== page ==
Lawmakers in Texas, a bastion of gun lovers, have quietly circumvented the powerful National Rifle Association by adding language to a massive spending bill that would fund a $1 million public safety campaign on, of all things, gun safety.
Those who watch the political scene in Texas say the lawmakers’ vote set up a political test rarely seen in the Lone Star State for Republican Gov. Greg Abbott, who must decide whether to veto the spending or to ignore NRA opposition and approve the program.
The $1 million campaign for safe home gun storage was a small item in the two-year, $250 billion state budget approved late Sunday night by the Republican-controlled Legislature. A bill to write the program into state law was opposed by the NRA and Texas gun-rights activists.
While the bill to write the program into state law died without a vote, the money for the program was approved by the House and later supported by Senate budget negotiators by mid-May.
Abbott’s quandary stems from the fact that he has said he would support promoting gun safety.
But his record is that of a man who has also bowed to pressure from the NRA and gun-rights advocates on issues such as stiffer penalties for negligent gun storage as well as “red flag” law to keep guns away from people deemed dangerous to themselves or others.
Creating a new safe storage campaign in Texas would be widely considered as a rare defeat for the NRA, which has long flexed its muscle in a state with more than 1.3 million handgun license holders.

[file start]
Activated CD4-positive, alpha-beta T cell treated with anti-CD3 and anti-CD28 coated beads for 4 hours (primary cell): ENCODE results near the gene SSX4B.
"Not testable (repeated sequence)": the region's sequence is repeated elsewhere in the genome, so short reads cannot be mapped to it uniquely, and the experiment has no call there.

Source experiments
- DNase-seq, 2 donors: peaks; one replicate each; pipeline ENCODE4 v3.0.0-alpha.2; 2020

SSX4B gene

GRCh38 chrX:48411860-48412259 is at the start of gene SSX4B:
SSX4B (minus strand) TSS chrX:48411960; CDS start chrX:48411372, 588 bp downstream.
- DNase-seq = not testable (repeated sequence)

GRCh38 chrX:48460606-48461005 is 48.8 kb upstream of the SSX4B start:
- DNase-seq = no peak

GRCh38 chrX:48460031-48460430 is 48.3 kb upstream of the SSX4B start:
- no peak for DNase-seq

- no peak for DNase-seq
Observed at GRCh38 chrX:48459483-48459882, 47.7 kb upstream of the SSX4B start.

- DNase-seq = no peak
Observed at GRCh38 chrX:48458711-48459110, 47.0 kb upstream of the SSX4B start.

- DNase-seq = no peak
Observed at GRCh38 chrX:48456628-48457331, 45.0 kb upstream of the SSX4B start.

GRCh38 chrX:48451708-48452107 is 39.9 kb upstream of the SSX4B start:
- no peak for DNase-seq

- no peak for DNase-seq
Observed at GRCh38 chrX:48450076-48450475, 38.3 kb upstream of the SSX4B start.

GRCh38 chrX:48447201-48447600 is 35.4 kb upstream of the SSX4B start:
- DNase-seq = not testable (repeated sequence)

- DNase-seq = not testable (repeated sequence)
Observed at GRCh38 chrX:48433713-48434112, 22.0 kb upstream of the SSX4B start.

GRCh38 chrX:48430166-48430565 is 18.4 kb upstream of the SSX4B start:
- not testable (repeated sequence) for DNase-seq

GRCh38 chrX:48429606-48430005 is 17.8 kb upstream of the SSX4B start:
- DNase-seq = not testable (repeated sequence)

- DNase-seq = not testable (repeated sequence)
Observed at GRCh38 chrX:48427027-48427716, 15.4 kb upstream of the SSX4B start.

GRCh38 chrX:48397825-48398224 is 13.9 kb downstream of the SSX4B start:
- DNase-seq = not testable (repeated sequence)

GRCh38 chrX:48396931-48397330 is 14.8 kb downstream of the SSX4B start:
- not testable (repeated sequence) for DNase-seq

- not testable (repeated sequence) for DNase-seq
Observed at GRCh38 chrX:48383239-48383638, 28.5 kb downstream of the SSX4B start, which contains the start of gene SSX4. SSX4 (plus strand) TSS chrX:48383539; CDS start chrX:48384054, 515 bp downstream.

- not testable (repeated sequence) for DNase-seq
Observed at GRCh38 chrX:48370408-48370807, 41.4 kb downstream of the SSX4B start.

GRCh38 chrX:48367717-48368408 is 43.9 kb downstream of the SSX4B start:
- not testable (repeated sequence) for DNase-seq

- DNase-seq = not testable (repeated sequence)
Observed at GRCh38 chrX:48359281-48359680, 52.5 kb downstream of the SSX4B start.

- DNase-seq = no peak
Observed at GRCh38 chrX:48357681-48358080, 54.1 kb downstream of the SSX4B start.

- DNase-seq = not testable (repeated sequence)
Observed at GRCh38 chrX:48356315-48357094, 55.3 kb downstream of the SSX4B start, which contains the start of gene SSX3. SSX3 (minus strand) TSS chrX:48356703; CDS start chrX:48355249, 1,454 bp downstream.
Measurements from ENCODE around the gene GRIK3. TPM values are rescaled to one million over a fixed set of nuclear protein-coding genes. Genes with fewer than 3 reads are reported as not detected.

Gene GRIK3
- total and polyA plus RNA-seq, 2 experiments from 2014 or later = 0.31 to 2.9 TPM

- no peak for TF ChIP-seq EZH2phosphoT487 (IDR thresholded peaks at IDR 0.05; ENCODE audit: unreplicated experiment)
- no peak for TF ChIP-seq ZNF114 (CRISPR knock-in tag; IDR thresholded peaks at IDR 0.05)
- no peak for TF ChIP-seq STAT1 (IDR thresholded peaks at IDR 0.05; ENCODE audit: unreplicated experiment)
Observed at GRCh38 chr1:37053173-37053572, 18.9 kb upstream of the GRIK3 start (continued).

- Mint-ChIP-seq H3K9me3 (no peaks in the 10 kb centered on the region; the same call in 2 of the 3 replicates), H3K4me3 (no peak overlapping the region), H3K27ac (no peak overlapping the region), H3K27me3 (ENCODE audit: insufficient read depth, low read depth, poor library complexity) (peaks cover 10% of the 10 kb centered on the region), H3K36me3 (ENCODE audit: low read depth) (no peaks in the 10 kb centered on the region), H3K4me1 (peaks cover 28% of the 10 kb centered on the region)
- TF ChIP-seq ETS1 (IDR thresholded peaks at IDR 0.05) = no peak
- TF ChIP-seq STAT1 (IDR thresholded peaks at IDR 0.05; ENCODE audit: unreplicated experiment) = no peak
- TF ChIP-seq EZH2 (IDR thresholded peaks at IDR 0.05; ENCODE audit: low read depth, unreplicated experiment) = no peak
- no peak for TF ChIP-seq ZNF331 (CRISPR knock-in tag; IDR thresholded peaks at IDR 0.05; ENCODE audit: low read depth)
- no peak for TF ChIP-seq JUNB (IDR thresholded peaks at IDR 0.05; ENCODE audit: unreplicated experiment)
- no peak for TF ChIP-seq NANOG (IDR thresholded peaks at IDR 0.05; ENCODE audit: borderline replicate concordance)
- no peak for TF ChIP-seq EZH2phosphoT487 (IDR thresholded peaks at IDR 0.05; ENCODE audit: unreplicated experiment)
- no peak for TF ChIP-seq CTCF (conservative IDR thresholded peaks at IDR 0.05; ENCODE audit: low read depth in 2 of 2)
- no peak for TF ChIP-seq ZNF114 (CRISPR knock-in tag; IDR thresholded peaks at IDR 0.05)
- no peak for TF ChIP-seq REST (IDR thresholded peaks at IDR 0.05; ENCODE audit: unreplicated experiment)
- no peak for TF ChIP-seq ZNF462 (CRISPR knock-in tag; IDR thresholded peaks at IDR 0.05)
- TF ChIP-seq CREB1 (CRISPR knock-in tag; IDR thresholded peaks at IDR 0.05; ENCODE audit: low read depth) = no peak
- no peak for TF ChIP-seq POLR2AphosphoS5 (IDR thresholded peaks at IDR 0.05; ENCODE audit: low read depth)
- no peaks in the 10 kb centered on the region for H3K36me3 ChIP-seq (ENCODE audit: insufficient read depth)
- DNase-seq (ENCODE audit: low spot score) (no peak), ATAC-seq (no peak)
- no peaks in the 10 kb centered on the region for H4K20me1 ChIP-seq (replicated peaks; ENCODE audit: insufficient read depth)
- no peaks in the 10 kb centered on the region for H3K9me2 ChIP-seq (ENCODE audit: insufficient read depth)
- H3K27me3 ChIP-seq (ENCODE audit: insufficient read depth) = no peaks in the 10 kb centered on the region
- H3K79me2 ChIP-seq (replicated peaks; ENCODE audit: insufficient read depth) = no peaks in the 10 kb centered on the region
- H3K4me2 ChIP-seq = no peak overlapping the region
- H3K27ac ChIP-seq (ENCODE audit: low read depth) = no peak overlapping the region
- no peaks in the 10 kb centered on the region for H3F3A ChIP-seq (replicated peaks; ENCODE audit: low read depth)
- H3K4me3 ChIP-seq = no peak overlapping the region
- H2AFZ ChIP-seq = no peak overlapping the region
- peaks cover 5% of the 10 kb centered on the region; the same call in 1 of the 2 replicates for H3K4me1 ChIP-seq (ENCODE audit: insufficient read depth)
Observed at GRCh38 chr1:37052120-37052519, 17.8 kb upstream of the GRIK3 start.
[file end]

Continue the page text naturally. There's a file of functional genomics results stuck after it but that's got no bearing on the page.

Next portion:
The NRA and its state affiliate, the Texas State Rifle Association, have worked to defeat new restrictions on gun ownership, including after two recent high-profile mass shootings. The first was at a church in Sutherland Springs in November 2017 that killed more than two dozen people, including a pregnant woman. The second was a shooting spree at Santa Fe High School near Houston that killed 10 people and wounded 13 others in May of last year.
The initial proposal for a safe gun storage public service campaign came after the Santa Fe High School shooting, largely prompted by police reports that the then-17-year-old shooter took his father’s weapons from their home.
But advocates for the safe-storage campaign said it’s needed beyond efforts to stop mass shootings.
Nationwide, nearly 1,700 children under the age of 18 died from accidental gun deaths from 2001 to 2017, while more than 33,000 were injured, according to the federal Centers for Disease Control and Prevention.
Too, a University of Texas study of pediatric shooting injuries and deaths over a 15-year period in Houston found that, in most cases, there was no adult supervision at the time and most families had received no training on safe gun storage at home.
Despite approval of funding for the campaign, bills filed by Democrats in the Texas Legislature to have the Texas state police agency create a safe storage campaign never made it to votes in the House or Senate. The NRA lobbied against them, arguing that gun rights groups and gun manufacturers have similar campaigns that are widely distributed to gun stores and shooting ranges.
Figures suggest those programs are not as effective as they should be.
In one public hearing on the Texas proposal, an NRA Lobbyist went so far as to warn lawmakers that a campaign designed by the Texas state police “could easily be corrupted by anti-gun rhetoric.”
That, in our view, is an unreasonable fear and a truly frivolous argument. Hopefully, Abbott will see it that way, too.